VimpelCom’s board was to vote on a revised deal with a potentially lower price for Egyptian billionaire Naguib Sawiris’ phone assets late Sunday, a VimpelCom source told The Moscow Times on Sunday afternoon.
Telenor planned to vote against the revised deal, which would merge VimpelCom with Sawiris’ telecommunications assets, the Financial Times reported Saturday.
The main VimpelCom shareholders, Telenor and Alfa Group’s Altimo, were to meet in Amsterdam to discuss final terms, said the Times sources, who declined to be identified because the talks were confidential. The revised deal could still fall apart, they said.
VimpelCom had sought to find a new agreement after its biggest shareholder, Telenor, in December rejected a $6.8 billion proposal, saying the transaction would not help the business or shareholders.
VimpelCom chief executive Alexander Izosimov was asked to revise the deal.
Telenor's opposition was threatening to scuttle the creation of the world’s fifth-largest mobile phone company. Under the original deal, VimpelCom sought to obtain all of Italian mobile operator Wind Telecomunicazioni and Sawiris’ 51.7 percent stake in Egypt’s Orascom Telecom holding.
The shareholders of Sawiris’ holding company, called Wind Telecom, would have received 20 percent of the new VimpelCom shares, valued at $5 billion at current prices and $1.8 billion in cash under the original terms.
Spokespeople for Telenor, VimpelCom and Altimo declined to comment Sunday. Sawiris did not immediately return a call seeking comment.
Telenor and Altimo have been in conflict over Ukrainian telecommunications asset Kyivstar since the mid-2000s, which, some believe, has caused relationships between Russia and Norway to sour.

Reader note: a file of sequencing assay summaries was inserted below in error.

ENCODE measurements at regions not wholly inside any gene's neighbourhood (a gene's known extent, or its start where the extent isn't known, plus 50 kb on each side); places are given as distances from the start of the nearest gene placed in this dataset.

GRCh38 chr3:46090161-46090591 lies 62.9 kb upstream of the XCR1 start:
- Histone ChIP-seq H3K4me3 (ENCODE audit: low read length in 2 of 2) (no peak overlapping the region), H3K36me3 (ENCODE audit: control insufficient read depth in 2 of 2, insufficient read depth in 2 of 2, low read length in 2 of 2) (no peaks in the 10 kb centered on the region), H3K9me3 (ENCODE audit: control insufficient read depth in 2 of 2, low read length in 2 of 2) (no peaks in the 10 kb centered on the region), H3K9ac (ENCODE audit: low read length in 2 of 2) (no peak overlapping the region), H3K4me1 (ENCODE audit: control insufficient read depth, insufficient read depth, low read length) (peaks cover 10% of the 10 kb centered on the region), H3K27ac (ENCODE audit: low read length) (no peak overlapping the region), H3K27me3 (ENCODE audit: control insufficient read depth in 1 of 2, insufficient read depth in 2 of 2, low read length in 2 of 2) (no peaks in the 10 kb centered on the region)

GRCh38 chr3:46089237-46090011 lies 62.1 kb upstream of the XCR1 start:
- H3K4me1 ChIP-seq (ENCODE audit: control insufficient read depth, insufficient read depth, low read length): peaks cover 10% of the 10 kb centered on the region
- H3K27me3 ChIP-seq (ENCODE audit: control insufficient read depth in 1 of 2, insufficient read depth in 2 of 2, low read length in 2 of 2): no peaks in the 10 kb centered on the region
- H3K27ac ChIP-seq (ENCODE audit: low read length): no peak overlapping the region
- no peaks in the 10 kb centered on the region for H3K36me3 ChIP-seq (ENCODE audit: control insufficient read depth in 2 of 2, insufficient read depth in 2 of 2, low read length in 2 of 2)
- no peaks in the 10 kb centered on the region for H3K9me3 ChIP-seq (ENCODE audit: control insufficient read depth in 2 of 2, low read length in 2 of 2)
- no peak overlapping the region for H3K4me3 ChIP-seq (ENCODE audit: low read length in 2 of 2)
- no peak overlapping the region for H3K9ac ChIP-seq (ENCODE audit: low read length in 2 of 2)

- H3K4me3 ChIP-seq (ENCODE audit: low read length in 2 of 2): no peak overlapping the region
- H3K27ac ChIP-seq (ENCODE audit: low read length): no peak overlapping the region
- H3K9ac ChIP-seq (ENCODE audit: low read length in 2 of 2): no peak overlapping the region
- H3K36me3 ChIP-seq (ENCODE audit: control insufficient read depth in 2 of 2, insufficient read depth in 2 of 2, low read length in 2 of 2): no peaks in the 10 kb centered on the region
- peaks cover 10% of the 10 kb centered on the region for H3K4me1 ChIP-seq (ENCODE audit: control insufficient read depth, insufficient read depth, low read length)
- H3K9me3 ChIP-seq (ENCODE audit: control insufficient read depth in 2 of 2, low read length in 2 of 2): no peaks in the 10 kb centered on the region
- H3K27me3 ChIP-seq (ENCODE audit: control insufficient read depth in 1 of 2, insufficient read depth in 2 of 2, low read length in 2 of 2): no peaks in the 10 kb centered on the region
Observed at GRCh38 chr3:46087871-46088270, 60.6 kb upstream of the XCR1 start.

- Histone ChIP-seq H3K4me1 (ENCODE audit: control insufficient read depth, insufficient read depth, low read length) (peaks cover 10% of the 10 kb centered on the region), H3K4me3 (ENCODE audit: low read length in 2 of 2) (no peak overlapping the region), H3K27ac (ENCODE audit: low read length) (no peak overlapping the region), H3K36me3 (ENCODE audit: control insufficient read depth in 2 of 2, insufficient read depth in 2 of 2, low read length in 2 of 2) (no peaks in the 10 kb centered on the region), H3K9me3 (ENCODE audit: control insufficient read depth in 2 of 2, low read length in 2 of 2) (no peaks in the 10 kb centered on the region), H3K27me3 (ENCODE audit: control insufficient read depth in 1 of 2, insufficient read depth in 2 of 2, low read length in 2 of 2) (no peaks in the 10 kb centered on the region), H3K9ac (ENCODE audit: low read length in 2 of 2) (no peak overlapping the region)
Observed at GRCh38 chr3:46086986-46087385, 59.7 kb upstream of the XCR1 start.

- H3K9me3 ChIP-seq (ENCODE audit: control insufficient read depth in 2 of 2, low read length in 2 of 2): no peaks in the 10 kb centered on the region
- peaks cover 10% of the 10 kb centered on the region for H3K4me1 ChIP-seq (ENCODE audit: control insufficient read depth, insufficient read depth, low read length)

Sawiris turned around his father's telecommunications empire in Egypt and expanded it internationally. His net worth, estimated at $2.5 billion, decreased after a number of leveraged buyouts in the last four years set him back a total of $7.7 billion, according to Forbes.
The deal could be forced through even if Telenor’s three directors oppose it, the Times sources said. In December, the other six board members voted in favor of the deal.
The three Telenor board members are expected to vote against the deal, the Times said. Telenor opposes the plan partly because its stake would be reduced by the deal, it said.
While the shareholders' vote remains crucial, some believe that there is a substantial chance for the deal not to go through in any case. The Algerian government is considering the nationalization of Djezzy, one of Orascom's most lucrative assets, because of back taxes, placing it out of the equation for VimpelCom. VimpelCom and Wind delayed the signing of a shareholders' agreement last year while Orascom tried to resolve the dispute with the Algerian government over its local unit.
The Algerian government, which wanted to buy Djezzy, ordered Orascom to pay more than $800 million in back taxes and banned it from transferring money abroad, penalties that Orascom has contested. The Egyptian company has said it could be in international arbitration by the second quarter of this year unless it can resolve the dispute.
VimpelCom, listed on the New York Stock Exchange, is Russia's second-largest mobile operator and was formed from the consolidation of billionaire Mikhail Fridman’s Alfa Group and Telenor’s holdings in Russian and Ukrainian mobile phone operators.